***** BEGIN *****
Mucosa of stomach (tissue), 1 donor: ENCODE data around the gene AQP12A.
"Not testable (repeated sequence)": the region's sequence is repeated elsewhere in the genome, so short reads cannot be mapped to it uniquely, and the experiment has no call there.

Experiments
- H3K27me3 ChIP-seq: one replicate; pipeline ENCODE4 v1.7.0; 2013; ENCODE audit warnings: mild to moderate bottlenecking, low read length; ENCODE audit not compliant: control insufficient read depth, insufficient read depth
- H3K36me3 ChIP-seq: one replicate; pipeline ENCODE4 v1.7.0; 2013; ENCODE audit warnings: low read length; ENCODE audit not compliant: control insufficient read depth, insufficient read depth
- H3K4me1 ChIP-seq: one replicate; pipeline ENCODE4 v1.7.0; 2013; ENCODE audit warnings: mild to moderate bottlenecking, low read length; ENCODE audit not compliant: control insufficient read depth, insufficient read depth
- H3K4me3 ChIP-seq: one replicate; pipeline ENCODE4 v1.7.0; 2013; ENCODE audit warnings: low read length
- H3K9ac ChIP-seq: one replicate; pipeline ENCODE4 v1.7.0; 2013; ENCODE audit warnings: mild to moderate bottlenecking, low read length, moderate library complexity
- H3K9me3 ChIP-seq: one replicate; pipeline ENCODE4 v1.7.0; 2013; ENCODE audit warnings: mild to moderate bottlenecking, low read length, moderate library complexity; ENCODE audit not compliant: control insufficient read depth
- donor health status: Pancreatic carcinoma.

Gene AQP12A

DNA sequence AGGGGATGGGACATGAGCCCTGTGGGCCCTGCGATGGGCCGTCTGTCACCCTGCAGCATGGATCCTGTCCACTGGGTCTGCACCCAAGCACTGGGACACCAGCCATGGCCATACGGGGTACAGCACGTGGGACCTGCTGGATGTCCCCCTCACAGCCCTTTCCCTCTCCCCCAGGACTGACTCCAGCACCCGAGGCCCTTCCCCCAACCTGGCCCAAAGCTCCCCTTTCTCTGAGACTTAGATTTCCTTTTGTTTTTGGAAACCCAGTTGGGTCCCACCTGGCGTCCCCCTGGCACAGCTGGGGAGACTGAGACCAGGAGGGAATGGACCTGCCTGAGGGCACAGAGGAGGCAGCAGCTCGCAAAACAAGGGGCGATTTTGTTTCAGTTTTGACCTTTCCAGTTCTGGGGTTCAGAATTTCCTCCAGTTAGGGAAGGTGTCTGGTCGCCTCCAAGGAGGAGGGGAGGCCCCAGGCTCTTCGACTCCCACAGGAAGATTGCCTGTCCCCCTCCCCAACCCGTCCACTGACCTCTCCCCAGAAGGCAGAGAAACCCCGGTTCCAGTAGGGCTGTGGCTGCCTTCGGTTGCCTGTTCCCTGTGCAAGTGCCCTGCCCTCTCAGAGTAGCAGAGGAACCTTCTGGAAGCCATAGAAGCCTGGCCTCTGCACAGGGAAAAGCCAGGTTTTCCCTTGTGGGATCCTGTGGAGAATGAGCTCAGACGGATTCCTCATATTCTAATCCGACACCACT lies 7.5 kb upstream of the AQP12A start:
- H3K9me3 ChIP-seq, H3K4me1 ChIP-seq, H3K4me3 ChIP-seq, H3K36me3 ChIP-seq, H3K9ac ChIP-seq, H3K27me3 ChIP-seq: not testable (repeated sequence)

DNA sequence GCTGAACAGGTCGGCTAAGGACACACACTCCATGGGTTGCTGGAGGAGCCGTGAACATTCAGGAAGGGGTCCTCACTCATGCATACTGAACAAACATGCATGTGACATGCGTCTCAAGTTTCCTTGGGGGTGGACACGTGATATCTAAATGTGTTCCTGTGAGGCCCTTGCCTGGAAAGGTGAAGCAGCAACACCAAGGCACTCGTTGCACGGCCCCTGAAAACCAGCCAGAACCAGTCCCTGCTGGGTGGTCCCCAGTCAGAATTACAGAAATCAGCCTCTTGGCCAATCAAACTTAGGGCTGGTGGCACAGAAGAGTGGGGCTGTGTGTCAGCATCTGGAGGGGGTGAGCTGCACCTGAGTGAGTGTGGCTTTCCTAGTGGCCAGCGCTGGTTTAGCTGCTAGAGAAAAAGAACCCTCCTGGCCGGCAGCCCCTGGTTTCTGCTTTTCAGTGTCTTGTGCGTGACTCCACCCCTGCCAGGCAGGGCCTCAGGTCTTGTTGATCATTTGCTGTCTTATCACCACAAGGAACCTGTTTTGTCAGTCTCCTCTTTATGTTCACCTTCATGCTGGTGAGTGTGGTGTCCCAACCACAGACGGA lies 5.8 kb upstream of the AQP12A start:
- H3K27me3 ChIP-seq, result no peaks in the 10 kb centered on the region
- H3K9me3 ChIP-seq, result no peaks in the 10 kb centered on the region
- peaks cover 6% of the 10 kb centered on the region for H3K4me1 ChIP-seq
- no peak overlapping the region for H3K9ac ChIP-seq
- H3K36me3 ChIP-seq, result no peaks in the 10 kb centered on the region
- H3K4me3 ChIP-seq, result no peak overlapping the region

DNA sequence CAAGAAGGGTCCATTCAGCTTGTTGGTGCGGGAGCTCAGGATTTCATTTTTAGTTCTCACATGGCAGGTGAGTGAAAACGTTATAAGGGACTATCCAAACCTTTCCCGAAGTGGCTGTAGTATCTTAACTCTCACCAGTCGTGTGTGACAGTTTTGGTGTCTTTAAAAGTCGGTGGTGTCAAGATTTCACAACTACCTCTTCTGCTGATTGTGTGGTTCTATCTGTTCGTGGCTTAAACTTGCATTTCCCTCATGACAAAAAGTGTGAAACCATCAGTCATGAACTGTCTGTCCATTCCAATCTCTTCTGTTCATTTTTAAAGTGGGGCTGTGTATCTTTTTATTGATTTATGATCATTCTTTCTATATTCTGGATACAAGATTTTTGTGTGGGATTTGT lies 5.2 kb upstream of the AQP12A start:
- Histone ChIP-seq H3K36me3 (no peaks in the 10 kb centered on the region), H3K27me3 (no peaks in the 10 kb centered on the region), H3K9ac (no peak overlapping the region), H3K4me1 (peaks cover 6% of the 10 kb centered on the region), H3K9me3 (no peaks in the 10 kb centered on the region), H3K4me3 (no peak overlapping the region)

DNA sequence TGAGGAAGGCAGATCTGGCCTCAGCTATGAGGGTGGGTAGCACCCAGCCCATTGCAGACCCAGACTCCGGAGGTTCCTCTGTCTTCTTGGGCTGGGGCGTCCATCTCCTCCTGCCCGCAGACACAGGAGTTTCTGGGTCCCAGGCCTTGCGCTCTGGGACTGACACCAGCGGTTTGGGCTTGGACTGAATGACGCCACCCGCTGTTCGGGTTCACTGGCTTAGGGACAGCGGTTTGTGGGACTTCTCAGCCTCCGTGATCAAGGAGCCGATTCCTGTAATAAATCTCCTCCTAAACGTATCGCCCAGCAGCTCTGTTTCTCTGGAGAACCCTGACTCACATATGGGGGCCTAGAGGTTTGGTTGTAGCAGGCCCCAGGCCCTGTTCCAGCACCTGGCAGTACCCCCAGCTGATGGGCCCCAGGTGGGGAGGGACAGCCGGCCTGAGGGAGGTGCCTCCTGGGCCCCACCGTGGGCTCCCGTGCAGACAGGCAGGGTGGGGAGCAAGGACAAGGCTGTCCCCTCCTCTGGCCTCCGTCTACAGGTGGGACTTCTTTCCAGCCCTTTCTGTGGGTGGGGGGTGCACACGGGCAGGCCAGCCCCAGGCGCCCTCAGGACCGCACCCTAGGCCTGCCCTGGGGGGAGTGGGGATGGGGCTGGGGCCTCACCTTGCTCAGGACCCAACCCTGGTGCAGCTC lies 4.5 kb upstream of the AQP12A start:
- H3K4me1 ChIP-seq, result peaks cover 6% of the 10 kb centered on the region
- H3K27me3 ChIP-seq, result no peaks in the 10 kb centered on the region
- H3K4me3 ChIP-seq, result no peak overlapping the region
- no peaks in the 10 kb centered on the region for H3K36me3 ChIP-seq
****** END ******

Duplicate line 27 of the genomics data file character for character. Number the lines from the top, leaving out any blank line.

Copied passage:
- no peaks in the 10 kb centered on the region for H3K36me3 ChIP-seq